Spleen Sandwiches

“‘K Billy’s super sounds of the 70’s weekend just keeps on comin’ with this little diddy…’”

A familiar tune blares from the rectangular record player which sits atop a massive collection of vinyl in Lorenzo’s living room. His keen sense of American style and flare is steeped in the mounting references to pop culture; he has a real appreciation for our classics. For Philipp and I it feels like home, as the sound of stale hash being ground into rigid paper and the sensation of cheap beer foam meeting the lips are mere reminders of our better days; all of this is a retribution for a broken line of communication, though none of it seems entirely necessary. Relieved, we are, to simply recline on the leather sofa and hold a full conversation in English, with he and his mate, Edoardo. Their interest in our intent of travel, however, quickly shifts toward explaining the significance of the island, and how the rest of Italy pales in comparison.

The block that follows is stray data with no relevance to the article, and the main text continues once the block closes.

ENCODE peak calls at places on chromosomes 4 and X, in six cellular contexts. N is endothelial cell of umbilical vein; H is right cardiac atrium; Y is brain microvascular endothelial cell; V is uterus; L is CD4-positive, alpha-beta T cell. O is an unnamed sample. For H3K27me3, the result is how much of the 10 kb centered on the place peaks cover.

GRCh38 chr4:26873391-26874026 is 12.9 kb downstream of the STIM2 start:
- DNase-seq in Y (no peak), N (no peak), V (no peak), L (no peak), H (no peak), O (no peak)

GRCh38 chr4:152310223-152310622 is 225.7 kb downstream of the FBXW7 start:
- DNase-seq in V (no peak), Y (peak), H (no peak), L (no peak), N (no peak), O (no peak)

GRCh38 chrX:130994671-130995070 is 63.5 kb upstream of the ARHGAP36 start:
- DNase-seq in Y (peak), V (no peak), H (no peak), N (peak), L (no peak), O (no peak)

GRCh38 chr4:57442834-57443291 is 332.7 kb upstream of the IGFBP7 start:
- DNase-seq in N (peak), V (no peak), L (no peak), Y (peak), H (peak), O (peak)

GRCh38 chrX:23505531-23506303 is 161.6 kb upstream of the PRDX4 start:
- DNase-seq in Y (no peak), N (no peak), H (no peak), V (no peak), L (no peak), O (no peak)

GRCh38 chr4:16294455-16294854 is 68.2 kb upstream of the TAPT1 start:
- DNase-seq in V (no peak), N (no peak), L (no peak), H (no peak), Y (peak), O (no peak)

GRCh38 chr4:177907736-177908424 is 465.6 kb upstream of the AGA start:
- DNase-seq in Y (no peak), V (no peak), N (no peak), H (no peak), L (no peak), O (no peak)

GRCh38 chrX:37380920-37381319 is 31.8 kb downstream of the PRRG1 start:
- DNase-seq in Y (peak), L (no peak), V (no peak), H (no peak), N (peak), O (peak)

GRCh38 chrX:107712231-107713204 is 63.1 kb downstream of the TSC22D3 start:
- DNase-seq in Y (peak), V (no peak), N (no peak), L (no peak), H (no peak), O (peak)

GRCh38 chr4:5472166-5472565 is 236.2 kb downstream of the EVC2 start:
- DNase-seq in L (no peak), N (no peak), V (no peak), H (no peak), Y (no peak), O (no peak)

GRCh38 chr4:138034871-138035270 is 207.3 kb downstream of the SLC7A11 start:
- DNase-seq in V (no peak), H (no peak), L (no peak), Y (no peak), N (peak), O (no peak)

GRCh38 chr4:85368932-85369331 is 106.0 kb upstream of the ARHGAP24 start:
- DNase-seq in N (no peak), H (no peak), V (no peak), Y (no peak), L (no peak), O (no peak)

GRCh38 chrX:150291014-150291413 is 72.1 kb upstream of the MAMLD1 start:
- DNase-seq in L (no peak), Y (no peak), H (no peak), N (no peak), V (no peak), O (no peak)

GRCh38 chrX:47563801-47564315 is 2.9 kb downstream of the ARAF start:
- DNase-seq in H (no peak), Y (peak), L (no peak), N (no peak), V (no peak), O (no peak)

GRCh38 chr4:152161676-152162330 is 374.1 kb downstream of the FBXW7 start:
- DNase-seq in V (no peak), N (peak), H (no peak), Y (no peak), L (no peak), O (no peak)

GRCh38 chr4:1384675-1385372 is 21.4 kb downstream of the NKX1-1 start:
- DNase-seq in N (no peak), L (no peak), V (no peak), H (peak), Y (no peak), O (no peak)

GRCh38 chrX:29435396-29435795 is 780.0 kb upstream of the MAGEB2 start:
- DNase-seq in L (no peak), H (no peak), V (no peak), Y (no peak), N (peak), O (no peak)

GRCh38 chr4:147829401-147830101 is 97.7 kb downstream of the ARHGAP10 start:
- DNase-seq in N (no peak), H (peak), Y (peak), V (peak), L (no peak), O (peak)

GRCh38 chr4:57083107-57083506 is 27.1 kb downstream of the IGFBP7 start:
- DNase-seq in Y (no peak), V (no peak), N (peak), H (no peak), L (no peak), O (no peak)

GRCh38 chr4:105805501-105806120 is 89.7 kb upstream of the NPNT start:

Sicily’s original flag, predating the Italian occupation of 1861, hangs sideways from the largest wall in the room, and these two young men contextualize its placement with the specifics of the island’s deceivingly long struggle for independence. To them, 1861 was the last year that the island was truly free. But to Lorenzo, being Sicilian is vastly different from being Italian, so they are always free. 

“This is Sicily, this is not Italy,” he affirms, to which Edoardo nods. Edoardo is of Roman descent, but Lorenzo says they are able to get along anyway. As Lorenzo paces the room, the glint in his eye is strong in its thirst for venture; an iconoclast at heart, it seems only appropriate that his infatuation with American freewill remains well at hand. 

“So, what should we do tonight?” asks Philipp. “We’re hungry. What is unique to Palermo?”

“Spleen.”

Edoardo, nodding again in agreement, adds enthusiastically, “Ah, yes, the spleen sandwiches.”

Repeating his answer with a grimace, Philipp and I turn to one another.

“Yes, that is our peasant food. It is, eh, part of Palermo, our history,” Lorenzo says. “I will text you the name of where they are best.”

We return after having consumed enough spleen for one to want in a lifetime, and both Philipp and I are reminded in our sleep of the feeble-minded mistake to indulge without something so stiff as a beer to wash down the rubbery chits of greased meat. 

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